2010: An Estate Tax Odyssey
Congress is in the midst of one of its most challenging periods in history. On its agenda are health care reform, wars in Afghanistan and Iraq, job creation and other economic stimulus efforts, regulation of the financial services industry, and solvency of Social Security and Medicare. Facing unsustainable fiscal deficits, Congress must find ways to raise additional sources of revenue without stalling a fragile economic recovery.
Against this backdrop, it is understandable that legislators have been unable to reach a consensus on the shape and form of the estate tax. Under the Economic Growth and Tax Relief Reconciliation Act of 2001 (EGTRRA), the federal estate tax exemption increased during the past decade from $1 million to its present level of $3.5 million and the maximum rate decreased from 55 percent to 45 percent. In 2010, EGTRRA would provide the ultimate relief from the estate tax – a full repeal. This relief would be short-lived, however, as the estate tax is to be reinstated in 2011 and it returns with a vengeance given that the exemption is scheduled to revert to $1 million. While commentators have been hesitant to predict what action Congress may take on the estate tax, almost all have agreed that the repeal of 2010 will not be allowed to go into effect.
The Estate Tax Debate
Despite the many crises facing Congress, there has been considerable debate over the estate tax.
Those against the estate tax argue that:
- it unduly endangers many family-owned businesses and farms considered the backbone of the U.S. economy
- it creates a disincentive in the form of double taxation to entrepreneurs
- it is an extremely inefficient mechanism for raising revenues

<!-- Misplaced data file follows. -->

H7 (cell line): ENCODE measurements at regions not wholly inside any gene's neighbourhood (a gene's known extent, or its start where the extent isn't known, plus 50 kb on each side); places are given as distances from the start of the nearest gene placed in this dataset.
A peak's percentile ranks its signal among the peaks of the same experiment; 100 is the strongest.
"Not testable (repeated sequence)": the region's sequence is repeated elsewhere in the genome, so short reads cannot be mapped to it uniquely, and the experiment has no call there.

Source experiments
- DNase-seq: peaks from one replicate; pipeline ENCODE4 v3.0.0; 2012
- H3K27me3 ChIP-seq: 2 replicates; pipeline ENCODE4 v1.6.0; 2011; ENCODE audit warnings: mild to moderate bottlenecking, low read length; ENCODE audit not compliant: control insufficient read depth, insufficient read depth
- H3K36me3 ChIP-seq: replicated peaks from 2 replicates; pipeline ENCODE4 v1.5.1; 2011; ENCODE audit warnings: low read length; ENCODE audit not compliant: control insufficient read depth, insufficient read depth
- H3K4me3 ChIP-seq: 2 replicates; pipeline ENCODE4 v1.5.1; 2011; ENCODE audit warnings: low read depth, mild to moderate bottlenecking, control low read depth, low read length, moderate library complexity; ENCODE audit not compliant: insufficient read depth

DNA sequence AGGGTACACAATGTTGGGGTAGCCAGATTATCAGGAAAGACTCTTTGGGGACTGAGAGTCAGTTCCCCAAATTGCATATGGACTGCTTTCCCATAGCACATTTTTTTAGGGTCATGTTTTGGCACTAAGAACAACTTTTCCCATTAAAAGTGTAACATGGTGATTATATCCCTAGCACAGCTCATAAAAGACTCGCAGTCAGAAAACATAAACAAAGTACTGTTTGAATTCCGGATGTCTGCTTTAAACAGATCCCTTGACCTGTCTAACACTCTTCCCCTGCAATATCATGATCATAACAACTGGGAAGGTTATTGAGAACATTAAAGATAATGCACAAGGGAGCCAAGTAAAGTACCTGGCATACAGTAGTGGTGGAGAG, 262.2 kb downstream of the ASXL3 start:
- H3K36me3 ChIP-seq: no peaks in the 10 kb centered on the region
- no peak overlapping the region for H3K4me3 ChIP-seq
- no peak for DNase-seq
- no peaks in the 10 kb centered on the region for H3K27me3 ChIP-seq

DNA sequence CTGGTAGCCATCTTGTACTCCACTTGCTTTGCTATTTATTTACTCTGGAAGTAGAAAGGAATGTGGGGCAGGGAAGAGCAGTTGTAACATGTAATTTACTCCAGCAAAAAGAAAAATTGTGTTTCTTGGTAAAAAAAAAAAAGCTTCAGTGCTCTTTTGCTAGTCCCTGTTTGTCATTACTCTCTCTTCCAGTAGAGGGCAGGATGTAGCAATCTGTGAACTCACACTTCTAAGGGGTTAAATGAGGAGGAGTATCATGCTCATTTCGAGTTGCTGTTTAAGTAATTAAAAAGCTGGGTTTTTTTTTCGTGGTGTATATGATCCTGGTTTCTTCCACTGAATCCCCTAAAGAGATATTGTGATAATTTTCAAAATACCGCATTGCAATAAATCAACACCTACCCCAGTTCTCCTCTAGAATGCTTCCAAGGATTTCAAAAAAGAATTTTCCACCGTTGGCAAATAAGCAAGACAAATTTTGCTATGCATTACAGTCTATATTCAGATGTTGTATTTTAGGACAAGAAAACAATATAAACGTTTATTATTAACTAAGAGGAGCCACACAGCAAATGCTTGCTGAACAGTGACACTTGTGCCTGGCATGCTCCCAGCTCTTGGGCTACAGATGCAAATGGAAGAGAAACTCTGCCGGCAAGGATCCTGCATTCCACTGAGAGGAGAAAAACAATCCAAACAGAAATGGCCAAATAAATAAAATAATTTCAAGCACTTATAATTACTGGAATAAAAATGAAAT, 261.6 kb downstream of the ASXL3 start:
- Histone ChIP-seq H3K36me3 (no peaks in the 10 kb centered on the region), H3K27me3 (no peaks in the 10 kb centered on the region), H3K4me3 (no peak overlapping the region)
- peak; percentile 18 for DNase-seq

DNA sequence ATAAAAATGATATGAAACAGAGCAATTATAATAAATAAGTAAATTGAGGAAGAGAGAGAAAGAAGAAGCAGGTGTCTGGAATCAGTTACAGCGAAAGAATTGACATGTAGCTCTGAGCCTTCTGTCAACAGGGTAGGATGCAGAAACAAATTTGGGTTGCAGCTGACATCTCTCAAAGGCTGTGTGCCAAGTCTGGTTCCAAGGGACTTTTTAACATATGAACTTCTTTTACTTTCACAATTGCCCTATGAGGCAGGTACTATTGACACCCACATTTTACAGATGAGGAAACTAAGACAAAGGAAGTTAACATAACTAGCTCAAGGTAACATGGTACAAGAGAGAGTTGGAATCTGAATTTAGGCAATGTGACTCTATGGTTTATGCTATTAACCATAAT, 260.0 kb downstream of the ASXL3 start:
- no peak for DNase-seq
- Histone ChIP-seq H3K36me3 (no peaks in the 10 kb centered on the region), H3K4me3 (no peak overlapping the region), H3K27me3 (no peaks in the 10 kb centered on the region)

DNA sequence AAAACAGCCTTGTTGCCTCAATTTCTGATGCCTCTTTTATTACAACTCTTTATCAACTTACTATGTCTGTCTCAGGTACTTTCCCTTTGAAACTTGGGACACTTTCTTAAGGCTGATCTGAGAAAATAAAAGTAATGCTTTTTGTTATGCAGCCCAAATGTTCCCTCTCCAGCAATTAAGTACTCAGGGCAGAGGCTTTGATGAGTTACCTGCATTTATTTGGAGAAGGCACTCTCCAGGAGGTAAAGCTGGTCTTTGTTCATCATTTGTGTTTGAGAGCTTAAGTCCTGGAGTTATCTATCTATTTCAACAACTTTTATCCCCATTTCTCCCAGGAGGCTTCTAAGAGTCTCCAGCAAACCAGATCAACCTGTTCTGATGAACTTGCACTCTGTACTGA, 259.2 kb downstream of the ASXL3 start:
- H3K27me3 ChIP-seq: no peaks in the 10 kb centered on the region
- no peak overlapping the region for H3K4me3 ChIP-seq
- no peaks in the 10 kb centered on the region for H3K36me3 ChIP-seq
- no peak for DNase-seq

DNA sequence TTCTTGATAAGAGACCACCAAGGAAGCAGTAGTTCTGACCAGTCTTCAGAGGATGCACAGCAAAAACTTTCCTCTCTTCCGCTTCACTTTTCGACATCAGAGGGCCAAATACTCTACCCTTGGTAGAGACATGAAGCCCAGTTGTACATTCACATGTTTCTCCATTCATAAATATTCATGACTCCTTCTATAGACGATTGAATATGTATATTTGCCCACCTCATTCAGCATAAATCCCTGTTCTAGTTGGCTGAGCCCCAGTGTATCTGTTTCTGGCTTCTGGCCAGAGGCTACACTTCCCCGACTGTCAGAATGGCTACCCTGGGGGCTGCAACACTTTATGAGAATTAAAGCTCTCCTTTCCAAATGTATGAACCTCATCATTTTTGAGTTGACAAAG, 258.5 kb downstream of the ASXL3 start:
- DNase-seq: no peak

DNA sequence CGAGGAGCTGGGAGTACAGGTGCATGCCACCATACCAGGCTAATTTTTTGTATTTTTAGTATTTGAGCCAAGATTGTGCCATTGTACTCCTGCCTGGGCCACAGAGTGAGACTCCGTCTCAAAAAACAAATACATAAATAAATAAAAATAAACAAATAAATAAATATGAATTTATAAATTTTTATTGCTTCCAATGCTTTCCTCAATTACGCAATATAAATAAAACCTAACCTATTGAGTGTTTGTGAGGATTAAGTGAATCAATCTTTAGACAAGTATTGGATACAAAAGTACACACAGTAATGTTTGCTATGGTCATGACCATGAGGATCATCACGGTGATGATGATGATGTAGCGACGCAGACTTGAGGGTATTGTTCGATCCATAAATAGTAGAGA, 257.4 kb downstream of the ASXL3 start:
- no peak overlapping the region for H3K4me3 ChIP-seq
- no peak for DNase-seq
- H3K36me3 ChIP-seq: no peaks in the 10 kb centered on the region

Those in favor of the estate tax contend that:
- inherited wealth stifles the incentive of future generations to become economically productive members of society
- those who have benefited most from our economy should bear a disproportionate share of the tax burden
- the estate tax serves as an offset to some of the more regressive forms of taxation such as sales taxes and payroll taxes
Both sides of this debate have some merit and some folly.
The rhetoric of debate has been translated into several bills that are before Congress. (A chart is included at the end of this article summarizing some of the more significant provisions of each bill.) These bills provide a range of exemptions from a minimum of $2 million to a maximum of $5 million – with most bills indexed for inflation. The maximum rates at which the estate tax is imposed range up to 55 percent. Most bills provide for a reunification of the estate and gift tax exemptions. Currently, the gift tax exemption is limited to $1 million while the estate tax exemption is $3.5 million.
Portability: A Benefit for Affluent Couples
Several of the bills before Congress provide for a feature referred to as “portability.” Under current law, in order for a married couple to ensure that they obtain the full benefit of their combined estate tax exemptions, they must engage in traditional estate planning involving the establishment and funding of a bypass trust to which the exemption of the first spouse to die is applied. The funds held in the bypass trust are not included in the gross estate of the surviving spouse. Legislation providing for portability of exemptions between spouses would allow any unused exemption in the estate of the first spouse to die to be passed along to the surviving spouse.